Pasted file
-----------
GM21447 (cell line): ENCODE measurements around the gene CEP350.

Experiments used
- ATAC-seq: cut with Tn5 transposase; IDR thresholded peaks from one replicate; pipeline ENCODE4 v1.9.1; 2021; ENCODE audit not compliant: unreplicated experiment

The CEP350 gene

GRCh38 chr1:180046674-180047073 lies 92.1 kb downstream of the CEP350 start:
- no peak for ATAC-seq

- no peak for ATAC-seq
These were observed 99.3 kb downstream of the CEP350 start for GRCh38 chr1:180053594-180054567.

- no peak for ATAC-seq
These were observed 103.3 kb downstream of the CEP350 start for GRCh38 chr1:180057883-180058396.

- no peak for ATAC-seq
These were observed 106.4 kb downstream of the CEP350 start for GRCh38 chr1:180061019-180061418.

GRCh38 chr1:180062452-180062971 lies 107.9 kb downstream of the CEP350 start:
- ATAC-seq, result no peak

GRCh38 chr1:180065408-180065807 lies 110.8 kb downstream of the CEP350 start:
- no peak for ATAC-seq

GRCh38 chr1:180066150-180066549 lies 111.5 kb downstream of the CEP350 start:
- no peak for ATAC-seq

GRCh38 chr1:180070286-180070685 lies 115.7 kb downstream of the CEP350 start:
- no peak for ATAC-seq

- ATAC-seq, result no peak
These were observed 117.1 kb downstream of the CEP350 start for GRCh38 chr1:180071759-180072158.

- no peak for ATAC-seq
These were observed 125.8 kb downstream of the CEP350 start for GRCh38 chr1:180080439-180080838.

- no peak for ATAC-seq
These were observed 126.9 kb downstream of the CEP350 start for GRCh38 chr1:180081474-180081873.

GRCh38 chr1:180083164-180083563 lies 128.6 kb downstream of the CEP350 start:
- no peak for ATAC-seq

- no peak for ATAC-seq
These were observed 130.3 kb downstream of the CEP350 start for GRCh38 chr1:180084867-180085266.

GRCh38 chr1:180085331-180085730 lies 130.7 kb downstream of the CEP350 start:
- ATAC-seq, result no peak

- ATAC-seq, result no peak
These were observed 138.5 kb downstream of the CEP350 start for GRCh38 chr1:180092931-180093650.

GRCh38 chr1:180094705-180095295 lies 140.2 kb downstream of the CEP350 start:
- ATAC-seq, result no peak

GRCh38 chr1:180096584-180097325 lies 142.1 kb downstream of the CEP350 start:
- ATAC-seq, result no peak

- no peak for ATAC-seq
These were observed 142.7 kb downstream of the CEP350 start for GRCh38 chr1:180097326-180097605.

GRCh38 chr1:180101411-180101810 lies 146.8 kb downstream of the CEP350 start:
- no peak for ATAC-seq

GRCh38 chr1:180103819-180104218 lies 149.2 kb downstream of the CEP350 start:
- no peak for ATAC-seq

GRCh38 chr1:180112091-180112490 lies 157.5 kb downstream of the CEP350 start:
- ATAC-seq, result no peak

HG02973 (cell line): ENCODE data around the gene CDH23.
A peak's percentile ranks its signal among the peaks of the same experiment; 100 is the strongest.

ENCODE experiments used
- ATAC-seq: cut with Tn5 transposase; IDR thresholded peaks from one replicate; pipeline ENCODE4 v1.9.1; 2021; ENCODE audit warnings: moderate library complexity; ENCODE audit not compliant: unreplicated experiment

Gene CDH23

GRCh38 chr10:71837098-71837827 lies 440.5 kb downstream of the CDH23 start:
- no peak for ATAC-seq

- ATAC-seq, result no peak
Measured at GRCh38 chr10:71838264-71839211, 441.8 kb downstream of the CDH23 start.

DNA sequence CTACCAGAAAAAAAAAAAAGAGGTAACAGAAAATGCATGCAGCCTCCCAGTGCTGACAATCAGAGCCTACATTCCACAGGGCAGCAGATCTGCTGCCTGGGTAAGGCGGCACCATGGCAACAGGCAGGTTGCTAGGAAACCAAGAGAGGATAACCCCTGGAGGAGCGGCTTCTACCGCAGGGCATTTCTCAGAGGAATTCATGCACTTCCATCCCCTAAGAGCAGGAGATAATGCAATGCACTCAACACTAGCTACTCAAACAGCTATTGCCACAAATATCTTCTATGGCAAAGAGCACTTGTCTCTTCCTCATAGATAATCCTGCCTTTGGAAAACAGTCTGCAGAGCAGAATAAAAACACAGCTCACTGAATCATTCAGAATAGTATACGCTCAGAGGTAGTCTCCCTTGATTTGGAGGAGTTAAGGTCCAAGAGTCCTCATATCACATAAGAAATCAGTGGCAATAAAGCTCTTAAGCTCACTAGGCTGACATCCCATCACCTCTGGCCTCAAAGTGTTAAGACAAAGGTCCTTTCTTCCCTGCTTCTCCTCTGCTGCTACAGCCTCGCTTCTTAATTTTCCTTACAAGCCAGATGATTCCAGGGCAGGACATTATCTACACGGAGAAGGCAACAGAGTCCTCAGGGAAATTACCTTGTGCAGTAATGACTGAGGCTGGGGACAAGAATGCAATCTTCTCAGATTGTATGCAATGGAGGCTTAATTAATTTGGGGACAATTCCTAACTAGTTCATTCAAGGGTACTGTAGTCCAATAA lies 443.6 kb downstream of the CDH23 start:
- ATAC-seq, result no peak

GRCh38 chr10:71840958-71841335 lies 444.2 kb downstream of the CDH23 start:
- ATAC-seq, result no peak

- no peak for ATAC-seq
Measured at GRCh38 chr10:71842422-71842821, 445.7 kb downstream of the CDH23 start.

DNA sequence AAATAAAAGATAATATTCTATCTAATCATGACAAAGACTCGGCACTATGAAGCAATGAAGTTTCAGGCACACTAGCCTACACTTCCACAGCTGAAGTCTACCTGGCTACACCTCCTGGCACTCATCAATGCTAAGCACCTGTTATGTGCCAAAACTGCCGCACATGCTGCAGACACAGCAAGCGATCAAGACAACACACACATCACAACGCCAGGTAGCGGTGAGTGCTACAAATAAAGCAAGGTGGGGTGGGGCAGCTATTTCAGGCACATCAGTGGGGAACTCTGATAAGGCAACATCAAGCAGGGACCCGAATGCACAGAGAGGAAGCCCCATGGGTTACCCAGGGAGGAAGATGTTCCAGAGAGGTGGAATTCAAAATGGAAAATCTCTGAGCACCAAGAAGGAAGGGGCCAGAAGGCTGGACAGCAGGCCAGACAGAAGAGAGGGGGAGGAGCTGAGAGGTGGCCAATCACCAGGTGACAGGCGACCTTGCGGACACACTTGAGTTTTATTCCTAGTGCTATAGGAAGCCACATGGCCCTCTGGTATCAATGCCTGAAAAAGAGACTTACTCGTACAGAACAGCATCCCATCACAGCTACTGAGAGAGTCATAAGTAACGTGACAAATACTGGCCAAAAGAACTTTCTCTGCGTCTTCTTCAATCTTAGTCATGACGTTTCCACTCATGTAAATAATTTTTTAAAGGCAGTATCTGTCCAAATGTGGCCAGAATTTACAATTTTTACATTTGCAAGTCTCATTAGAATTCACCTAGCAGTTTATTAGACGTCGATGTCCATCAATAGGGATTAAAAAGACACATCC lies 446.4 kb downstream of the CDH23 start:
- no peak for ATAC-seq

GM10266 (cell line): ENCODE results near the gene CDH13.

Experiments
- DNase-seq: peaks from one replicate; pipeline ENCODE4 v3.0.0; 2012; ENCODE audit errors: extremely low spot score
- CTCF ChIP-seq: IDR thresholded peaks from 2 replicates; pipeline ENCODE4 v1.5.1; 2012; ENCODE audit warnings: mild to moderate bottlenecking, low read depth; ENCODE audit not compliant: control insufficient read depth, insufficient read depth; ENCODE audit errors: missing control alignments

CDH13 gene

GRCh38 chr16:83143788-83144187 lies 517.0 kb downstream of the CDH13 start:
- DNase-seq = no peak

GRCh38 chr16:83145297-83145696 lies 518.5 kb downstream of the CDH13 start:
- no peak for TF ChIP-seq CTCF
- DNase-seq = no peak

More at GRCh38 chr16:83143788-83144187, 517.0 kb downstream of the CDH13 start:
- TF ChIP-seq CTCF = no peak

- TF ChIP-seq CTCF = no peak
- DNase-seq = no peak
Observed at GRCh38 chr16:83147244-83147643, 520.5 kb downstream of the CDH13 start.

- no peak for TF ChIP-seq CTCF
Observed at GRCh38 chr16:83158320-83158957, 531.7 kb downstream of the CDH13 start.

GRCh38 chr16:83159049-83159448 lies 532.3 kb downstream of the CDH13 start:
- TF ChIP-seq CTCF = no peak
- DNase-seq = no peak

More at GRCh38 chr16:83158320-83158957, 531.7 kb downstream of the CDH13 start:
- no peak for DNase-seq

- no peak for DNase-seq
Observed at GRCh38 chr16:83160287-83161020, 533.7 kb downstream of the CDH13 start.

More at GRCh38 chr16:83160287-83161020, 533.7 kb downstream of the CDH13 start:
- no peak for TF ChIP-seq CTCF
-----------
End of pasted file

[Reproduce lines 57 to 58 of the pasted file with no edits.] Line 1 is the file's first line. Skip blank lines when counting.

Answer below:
- ATAC-seq, result no peak

GRCh38 chr10:71840958-71841335 lies 444.2 kb downstream of the CDH23 start: